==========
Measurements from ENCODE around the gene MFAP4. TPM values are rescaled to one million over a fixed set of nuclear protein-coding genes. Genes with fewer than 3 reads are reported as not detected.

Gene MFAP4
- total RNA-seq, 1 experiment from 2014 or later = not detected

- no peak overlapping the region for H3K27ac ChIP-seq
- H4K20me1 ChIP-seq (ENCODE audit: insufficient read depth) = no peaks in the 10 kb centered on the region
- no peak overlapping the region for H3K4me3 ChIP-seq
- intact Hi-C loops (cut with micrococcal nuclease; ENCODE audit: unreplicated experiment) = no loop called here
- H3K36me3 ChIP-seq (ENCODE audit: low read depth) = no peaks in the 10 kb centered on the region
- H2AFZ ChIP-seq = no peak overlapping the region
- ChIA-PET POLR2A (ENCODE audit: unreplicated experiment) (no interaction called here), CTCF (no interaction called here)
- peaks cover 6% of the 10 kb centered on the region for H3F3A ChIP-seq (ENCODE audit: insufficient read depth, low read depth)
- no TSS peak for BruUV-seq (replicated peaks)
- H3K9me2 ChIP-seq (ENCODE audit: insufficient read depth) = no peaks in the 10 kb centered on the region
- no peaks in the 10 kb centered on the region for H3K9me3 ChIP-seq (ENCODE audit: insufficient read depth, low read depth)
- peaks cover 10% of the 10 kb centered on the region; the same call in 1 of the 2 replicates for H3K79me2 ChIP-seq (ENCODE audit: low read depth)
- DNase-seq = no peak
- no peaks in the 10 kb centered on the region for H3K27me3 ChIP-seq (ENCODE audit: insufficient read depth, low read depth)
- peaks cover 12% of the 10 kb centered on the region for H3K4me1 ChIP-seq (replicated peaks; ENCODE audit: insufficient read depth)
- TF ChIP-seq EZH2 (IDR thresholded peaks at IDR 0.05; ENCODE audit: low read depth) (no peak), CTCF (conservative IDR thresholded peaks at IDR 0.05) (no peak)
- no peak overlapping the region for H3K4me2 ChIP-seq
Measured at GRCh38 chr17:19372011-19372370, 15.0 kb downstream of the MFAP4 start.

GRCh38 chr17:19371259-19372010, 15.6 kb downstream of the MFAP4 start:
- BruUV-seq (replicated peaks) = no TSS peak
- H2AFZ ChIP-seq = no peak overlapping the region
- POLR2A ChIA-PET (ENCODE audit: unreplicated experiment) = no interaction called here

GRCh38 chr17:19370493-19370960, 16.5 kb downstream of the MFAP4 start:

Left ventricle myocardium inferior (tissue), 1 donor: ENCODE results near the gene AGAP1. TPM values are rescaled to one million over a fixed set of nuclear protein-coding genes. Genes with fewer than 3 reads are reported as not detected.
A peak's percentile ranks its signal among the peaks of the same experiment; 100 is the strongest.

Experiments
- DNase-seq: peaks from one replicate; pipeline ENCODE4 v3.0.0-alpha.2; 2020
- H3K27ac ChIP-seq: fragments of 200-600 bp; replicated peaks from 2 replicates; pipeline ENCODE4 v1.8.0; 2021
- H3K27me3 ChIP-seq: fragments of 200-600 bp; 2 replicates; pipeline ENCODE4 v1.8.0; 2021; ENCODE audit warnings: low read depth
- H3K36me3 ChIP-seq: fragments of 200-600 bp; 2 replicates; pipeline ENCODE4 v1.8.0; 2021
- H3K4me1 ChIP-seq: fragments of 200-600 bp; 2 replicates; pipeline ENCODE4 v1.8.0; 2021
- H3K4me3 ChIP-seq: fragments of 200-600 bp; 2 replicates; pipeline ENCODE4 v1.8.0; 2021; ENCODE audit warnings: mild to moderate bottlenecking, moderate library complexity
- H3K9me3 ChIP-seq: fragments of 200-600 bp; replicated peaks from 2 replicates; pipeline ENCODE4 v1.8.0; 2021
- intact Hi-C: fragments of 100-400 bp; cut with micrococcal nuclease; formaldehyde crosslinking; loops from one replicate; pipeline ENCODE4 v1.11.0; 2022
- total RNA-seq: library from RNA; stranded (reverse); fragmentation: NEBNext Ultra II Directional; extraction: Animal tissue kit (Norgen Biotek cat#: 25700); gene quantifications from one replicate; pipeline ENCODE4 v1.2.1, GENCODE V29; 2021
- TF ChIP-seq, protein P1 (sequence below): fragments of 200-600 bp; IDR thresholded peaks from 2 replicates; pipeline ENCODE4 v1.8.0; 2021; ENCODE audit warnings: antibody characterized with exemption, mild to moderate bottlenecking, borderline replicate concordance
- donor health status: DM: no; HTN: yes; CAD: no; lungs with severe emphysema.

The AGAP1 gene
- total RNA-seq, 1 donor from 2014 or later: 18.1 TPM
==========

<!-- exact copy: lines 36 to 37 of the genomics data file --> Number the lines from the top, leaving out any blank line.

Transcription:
- H3K9me3 ChIP-seq: fragments of 200-600 bp; replicated peaks from 2 replicates; pipeline ENCODE4 v1.8.0; 2021
- intact Hi-C: fragments of 100-400 bp; cut with micrococcal nuclease; formaldehyde crosslinking; loops from one replicate; pipeline ENCODE4 v1.11.0; 2022